I’m pretty active on social media and post questions and articles on sites that are primarily for the LGBTQ community. Most people are pretty supportive of allies, especially parents who love and support their LGBTQ kids. But there are always a few who don’t get it.
Some in the community (although it is a small minority) just don’t get it. I don’t know any of them personally but every once in a while I get very strong push back. Maybe they feel it is their fight to fight and they don’t need my help. Maybe their parents weren’t so accepting and they’re just taking that hurt out on me. Most of the time there is someone else who will speak up for my right and appreciate my love and support
Why does it matter if parents come out and are outspoken advocates? There are so many more in the community who need to know that there are parents who love and support their children. It gives them hope and for some, they find the parents they wish they had. It lets them know that they are lovable and acceptable just as they are, no matter what others may have told them in the past. And it lets other parents who are struggling to accept their L:GBTQ children just as they are have hope that they too may someday arrive at that place. For those parents, their love for their child is what saves them. When they see other parents who love their children the same way the struggling parent does, it lets them know that although they may be struggling today, they can arrive at a place of unconditional love. I know this is true because I see it every day in my Facebook group for parents and in the monthly PFLAG meetings I attend. Parents come in confused and upset. The love, support and example of the parents who have gone before them and are willing to share their journey helps those parents move from a place of fear and guilt to fully embracing their child. It is an honor and privilege to witness.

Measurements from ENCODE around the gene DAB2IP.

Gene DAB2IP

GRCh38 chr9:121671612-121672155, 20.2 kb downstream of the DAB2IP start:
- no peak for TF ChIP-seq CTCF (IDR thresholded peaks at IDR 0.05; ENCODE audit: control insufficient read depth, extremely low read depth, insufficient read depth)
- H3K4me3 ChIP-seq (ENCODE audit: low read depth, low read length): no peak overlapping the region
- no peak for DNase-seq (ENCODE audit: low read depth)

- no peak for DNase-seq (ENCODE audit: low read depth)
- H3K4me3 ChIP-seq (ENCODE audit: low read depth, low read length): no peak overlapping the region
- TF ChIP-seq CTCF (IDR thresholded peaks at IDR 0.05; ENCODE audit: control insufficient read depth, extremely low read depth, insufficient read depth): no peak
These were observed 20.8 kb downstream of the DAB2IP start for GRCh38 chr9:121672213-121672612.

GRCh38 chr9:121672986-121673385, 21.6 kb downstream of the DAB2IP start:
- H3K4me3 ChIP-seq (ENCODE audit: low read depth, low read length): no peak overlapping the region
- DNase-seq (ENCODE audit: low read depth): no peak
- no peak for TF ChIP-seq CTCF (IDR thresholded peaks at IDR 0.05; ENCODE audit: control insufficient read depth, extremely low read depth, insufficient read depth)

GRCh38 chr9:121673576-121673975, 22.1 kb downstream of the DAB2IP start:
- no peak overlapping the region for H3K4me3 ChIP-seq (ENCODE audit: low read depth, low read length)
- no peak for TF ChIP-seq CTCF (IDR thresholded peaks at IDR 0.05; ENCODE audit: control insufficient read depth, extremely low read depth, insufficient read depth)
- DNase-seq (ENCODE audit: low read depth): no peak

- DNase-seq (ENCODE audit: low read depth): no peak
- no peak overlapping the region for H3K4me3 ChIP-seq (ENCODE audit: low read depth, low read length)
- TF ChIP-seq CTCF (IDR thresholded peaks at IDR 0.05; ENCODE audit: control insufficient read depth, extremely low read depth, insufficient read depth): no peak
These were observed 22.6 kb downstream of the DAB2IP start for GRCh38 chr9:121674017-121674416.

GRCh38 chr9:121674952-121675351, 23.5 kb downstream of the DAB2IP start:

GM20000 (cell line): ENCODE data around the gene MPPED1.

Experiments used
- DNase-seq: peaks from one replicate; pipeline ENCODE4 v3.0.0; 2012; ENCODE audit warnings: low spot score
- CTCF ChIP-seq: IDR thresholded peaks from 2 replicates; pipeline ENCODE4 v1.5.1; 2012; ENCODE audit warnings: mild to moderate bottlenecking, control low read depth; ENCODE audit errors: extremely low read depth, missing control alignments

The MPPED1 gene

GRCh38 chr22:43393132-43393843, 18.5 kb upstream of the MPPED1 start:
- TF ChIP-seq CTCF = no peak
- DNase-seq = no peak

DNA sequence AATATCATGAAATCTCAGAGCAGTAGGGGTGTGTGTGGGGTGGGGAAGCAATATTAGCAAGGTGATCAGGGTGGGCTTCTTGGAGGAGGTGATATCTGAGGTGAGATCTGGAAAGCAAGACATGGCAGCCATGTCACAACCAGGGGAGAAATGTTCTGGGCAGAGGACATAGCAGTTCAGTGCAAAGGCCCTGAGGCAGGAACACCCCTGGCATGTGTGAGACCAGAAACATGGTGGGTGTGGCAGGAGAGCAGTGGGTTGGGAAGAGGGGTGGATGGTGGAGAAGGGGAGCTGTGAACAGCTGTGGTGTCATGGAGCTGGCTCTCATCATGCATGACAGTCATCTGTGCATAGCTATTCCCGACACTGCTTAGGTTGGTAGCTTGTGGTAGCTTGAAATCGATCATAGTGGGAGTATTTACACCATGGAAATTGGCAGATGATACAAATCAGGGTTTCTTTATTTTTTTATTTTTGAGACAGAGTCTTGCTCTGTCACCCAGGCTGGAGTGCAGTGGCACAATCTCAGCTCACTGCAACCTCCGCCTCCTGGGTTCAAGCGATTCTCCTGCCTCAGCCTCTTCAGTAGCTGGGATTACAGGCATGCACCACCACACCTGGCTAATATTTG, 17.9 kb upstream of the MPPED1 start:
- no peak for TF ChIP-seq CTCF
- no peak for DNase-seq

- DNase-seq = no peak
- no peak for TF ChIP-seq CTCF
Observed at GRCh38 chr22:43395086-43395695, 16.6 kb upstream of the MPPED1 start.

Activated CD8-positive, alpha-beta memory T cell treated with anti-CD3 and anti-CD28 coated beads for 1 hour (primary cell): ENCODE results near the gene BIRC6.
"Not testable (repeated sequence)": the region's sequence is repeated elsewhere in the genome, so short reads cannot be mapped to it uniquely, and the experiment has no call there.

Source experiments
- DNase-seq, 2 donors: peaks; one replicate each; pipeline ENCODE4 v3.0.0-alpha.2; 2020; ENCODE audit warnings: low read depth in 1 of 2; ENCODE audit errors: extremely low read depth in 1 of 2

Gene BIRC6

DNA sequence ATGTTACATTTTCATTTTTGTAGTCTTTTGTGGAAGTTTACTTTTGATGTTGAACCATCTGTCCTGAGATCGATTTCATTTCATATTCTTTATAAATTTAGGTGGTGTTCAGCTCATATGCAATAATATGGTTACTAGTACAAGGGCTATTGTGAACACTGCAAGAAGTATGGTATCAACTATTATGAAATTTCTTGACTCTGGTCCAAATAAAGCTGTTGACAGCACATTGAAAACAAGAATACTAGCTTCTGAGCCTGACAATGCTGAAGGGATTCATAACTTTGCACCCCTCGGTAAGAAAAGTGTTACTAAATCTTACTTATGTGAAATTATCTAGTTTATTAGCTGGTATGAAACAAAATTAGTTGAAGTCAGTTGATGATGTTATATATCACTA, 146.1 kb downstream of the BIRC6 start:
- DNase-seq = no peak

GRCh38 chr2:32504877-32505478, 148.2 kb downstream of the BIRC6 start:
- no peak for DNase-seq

While I realize coming out as the parent of an LGBTQ child is not the same as coming out as LGBTQ, it is still a coming out process. Now that I’ve moved to the south, I think about this more often. No, I don’t have to come out as often as those in the community do. I don’t face the same discrimination. But my hope is that the more I come out as the mom of a gay son, the more people will have their heart softened and perhaps better understand.